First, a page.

Since everyone is here, we will be working on a machine learning infrastructure program this year. I will set up meetings with everyone on this thread and some others in SRE and Audiences to get a "bag of requests" of things that are missing, first round of talks that I hope to finish next week is to hear what everyone requests/ideas are.  Will be sending meeting invites today and tomorrow.  I think from those some themes will emerge. Thus far,  it is pretty clear we need a better way to deploy models to production (right now we deploy those to elastic search in very crafty manners, for example) , we need to have an answer to GPU issues to train models, we need to have a "recommended way" in which we train and compute, some unified system for tracking models+data+tests and finally, there are probably many learnings the work been done in Ores thus far.



On Thu, Feb 7, 2019 at 8:40 AM Miriam Redi <> wrote:
Hey Andrew!

Thank you so much for sharing this and start this conversation. We had a meeting at All Hands with all people interested in "Image Classification" , and one of the open questions was exactly how to find a "common repository" for ML models that different groups and products within the organization can use. So, please, count me in!



On Thu, Feb 7, 2019 at 4:38 PM Aaron Halfaker <> wrote:
Just gave the article a quick read.  I think this article pushes on some key issues for sure.  I definitely agree with the focus on python/jupyter as essential for a productive workflow that leverages the best from research scientists.  We've been thinking about what ORES 2.0 would look like and event streams are the dominant proposal for improving on the limitations of our queue-based worker pool.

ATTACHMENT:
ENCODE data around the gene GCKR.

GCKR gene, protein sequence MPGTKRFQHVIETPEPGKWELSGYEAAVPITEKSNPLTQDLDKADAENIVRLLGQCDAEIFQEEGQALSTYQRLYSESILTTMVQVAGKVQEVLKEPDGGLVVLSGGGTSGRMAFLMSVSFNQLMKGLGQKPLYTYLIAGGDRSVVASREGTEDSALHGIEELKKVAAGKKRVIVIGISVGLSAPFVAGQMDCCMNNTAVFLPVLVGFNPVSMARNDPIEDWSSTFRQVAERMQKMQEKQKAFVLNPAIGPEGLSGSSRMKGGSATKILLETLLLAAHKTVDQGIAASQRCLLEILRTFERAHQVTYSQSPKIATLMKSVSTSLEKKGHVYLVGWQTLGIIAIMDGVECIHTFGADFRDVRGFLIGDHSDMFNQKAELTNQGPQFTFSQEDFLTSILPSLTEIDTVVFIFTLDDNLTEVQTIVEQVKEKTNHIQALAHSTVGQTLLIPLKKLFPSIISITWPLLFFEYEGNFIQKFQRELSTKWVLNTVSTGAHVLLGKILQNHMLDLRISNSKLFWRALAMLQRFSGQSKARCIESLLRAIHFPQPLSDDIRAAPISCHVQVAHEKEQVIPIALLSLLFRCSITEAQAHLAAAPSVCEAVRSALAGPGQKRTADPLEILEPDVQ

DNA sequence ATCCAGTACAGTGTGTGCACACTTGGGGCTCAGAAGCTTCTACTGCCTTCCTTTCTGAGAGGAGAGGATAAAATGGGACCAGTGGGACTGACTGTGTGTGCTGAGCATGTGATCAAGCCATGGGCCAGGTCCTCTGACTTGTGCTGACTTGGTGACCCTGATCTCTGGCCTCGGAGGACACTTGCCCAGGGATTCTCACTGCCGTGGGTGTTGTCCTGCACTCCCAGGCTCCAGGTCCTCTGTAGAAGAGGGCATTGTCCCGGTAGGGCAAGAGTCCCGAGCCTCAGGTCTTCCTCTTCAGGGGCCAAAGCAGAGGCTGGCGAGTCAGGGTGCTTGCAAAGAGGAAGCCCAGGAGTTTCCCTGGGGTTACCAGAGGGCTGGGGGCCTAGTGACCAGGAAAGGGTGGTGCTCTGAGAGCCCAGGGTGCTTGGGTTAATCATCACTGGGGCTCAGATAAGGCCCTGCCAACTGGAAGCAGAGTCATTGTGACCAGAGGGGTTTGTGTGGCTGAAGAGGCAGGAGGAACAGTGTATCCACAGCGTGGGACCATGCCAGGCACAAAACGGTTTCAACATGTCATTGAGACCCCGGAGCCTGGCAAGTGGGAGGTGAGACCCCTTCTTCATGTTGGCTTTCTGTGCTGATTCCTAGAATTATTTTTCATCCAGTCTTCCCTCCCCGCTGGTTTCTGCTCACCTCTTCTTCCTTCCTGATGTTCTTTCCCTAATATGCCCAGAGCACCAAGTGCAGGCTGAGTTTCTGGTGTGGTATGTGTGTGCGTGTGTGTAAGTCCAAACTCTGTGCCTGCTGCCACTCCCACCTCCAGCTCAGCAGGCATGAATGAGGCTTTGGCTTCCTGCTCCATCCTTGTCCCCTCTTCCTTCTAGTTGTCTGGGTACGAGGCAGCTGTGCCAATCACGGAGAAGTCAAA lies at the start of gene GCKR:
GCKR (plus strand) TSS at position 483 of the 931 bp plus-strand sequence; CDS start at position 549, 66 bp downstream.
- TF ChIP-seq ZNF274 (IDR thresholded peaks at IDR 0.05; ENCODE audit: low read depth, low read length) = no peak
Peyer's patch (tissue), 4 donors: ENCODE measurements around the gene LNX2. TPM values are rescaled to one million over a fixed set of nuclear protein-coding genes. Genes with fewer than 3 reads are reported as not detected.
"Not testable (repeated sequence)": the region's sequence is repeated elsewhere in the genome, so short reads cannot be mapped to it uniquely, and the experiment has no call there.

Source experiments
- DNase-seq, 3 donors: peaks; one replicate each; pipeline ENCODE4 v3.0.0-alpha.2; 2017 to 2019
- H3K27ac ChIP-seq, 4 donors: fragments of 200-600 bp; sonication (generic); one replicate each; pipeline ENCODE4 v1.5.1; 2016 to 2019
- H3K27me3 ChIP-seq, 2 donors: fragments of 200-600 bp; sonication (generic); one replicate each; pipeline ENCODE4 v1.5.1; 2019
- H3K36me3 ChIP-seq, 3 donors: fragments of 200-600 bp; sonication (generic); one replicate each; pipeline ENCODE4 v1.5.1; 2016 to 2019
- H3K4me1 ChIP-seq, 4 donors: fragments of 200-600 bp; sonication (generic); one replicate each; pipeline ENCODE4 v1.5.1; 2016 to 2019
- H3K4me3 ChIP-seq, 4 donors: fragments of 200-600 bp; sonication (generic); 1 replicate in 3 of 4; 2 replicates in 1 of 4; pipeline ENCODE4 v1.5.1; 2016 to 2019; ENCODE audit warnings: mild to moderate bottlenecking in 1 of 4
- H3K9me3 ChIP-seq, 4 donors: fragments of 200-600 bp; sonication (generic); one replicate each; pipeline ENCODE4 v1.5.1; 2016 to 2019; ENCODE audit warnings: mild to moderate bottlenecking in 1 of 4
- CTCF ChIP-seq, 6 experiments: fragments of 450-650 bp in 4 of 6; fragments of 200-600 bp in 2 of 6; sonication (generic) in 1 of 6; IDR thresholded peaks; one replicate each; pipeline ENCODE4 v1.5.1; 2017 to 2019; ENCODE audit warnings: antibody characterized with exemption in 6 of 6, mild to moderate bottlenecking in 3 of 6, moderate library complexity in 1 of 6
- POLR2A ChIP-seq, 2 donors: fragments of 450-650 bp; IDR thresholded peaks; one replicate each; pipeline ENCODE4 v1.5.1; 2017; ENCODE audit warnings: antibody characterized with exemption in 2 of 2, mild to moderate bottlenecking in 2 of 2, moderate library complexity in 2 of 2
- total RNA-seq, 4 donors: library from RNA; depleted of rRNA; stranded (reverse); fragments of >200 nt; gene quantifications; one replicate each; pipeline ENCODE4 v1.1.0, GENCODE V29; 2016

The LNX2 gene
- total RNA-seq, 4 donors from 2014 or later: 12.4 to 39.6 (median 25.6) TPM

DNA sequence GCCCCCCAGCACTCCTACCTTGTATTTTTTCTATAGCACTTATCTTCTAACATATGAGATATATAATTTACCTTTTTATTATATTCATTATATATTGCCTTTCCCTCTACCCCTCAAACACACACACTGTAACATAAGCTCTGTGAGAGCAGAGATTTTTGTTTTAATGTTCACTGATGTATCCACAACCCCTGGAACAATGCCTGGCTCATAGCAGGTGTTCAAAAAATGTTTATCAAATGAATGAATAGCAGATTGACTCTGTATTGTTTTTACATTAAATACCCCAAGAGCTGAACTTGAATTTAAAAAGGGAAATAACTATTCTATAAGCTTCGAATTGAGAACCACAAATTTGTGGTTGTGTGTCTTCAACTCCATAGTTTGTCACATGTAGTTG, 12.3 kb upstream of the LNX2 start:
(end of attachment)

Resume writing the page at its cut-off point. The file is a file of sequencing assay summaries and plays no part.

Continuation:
One of the nice things about ORES/revscoring is that it provides a nice framework for operating using the *exact same code* no matter the environment.  E.g. it doesn't matter if we're calling out to an API to get data for feature extraction or providing it via a stream.  By investing in a dependency injection strategy, we get that flexibility.  So to me, the hardest problem -- the one I don't quite know how to solve -- is how we'll mix and merge streams to get all of the data we want available for feature extraction.  If I understand correctly, that's where Kafka shines.  :) 

I'm definitely interested in fleshing out this proposal.  We should probably be exploring the processes for training new types of models (e.g. image processing) using different strategies than ORES.  In ORES, we're almost entirely focused on using sklearn but we have some basic abstractions for other estimator libraries.  We also make some strong assumptions about running on a single CPU that could probably be broken for some performance gains using real concurrency.  


On Thu, Feb 7, 2019 at 10:05 AM Goran Milovanovic <> wrote:
Hi Andrew,

I have recently started a six month AI/Machine Learning Engineering course which focuses exactly on the topics that you've shown interest in. 


>>>  I'd love it if we had a working group (or whatever) that focused on how to standardize how we train and deploy ML for production use.

Count me in.


Goran S. Milovanović, PhD
Data Scientist, Software Department
Wikimedia Deutschland

"It's not the size of the dog in the fight,
it's the size of the fight in the dog."
- Mark Twain

On Thu, Feb 7, 2019 at 4:16 PM Andrew Otto <> wrote:
Just came across 

In it, the author discusses some of what he calls the 'impedance mismatch' between data engineers and production engineers.  The links to Ubers Michelangelo (which as far as I can tell has not been open sourced) and the Hidden Technical Debt in Machine Learning Systems paper are also very interesting!

At All hands I've been hearing more and more about using ML in production, so these things seem very relevant to us.  I'd love it if we had a working group (or whatever) that focused on how to standardize how we train and deploy ML for production use.

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Wikimedia Foundation

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